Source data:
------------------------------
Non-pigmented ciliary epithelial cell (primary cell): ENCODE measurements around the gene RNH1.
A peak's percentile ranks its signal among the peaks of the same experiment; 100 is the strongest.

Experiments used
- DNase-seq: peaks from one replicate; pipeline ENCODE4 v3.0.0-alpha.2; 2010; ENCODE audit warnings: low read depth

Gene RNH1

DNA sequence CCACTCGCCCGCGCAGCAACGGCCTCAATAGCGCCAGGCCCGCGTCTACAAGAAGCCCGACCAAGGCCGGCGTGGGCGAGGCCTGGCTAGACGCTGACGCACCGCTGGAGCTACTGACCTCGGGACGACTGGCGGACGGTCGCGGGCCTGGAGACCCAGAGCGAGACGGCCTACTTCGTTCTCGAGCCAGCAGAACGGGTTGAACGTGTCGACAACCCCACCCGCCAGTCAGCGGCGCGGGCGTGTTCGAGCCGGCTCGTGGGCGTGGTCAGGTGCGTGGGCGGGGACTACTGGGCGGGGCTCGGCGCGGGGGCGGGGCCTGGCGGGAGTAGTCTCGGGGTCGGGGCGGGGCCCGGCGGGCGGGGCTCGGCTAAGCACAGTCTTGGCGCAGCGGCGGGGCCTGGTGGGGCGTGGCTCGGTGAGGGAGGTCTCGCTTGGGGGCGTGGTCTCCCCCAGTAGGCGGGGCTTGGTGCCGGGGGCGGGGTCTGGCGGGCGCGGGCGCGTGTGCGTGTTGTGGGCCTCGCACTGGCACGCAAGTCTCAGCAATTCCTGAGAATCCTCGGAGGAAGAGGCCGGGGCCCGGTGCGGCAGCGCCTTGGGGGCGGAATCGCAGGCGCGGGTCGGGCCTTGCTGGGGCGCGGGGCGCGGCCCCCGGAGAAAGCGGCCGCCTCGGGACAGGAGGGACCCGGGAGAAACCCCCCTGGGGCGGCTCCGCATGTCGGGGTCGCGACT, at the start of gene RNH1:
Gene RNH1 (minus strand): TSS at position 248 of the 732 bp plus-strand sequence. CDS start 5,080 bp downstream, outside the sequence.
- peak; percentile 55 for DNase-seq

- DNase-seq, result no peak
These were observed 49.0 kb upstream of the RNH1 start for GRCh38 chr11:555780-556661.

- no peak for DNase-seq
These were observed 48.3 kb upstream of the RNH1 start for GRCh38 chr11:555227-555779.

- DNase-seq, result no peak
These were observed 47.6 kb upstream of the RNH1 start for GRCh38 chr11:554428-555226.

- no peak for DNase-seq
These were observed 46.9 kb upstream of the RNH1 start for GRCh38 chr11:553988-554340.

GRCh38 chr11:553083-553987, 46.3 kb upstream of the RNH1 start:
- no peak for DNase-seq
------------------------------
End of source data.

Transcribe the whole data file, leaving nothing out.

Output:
Non-pigmented ciliary epithelial cell (primary cell): ENCODE measurements around the gene RNH1.
A peak's percentile ranks its signal among the peaks of the same experiment; 100 is the strongest.

Experiments used
- DNase-seq: peaks from one replicate; pipeline ENCODE4 v3.0.0-alpha.2; 2010; ENCODE audit warnings: low read depth

Gene RNH1

DNA sequence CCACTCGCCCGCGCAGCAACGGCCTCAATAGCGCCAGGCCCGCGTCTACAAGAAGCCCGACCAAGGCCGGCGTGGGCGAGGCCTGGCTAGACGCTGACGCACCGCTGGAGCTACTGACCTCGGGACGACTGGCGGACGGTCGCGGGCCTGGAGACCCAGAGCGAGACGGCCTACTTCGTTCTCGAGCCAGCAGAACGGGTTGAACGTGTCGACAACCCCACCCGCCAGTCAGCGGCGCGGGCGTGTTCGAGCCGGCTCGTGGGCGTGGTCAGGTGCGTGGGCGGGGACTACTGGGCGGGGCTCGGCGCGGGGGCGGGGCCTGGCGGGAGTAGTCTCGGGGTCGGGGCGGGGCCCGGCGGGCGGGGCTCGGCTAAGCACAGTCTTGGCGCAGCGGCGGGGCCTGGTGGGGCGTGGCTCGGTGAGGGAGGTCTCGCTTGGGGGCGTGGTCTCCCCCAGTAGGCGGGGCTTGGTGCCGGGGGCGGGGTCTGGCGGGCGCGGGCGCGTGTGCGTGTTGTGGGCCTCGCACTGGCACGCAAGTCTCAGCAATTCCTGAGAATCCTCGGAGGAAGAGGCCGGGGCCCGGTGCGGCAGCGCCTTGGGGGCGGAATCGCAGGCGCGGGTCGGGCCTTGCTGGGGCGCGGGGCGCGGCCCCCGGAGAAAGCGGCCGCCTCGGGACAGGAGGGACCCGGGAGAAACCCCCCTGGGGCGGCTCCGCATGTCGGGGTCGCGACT, at the start of gene RNH1:
Gene RNH1 (minus strand): TSS at position 248 of the 732 bp plus-strand sequence. CDS start 5,080 bp downstream, outside the sequence.
- peak; percentile 55 for DNase-seq

- DNase-seq, result no peak
These were observed 49.0 kb upstream of the RNH1 start for GRCh38 chr11:555780-556661.

- no peak for DNase-seq
These were observed 48.3 kb upstream of the RNH1 start for GRCh38 chr11:555227-555779.

- DNase-seq, result no peak
These were observed 47.6 kb upstream of the RNH1 start for GRCh38 chr11:554428-555226.

- no peak for DNase-seq
These were observed 46.9 kb upstream of the RNH1 start for GRCh38 chr11:553988-554340.

GRCh38 chr11:553083-553987, 46.3 kb upstream of the RNH1 start:
- no peak for DNase-seq